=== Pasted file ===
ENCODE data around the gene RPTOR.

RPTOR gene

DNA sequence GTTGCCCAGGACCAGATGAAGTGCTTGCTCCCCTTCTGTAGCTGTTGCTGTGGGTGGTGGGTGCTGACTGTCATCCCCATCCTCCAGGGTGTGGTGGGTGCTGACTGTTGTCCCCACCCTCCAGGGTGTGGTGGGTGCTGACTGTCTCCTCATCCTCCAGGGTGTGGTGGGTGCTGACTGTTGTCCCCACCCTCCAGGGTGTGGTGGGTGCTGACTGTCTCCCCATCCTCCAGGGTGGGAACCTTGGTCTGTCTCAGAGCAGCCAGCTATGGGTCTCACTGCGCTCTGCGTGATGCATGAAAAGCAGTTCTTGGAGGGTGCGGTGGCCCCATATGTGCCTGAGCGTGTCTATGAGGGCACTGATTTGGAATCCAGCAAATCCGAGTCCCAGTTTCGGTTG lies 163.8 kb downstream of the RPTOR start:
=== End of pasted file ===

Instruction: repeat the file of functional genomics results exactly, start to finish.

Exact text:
ENCODE data around the gene RPTOR.

RPTOR gene

DNA sequence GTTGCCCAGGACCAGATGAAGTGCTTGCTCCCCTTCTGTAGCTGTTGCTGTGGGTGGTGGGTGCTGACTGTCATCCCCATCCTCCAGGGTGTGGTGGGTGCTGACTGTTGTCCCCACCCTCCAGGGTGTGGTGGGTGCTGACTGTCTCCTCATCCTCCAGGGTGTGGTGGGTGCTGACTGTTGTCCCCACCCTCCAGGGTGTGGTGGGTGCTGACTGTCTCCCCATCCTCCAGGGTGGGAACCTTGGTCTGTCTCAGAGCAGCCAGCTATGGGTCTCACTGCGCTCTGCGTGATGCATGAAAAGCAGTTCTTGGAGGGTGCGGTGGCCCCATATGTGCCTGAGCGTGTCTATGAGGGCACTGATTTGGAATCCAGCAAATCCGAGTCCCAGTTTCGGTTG lies 163.8 kb downstream of the RPTOR start: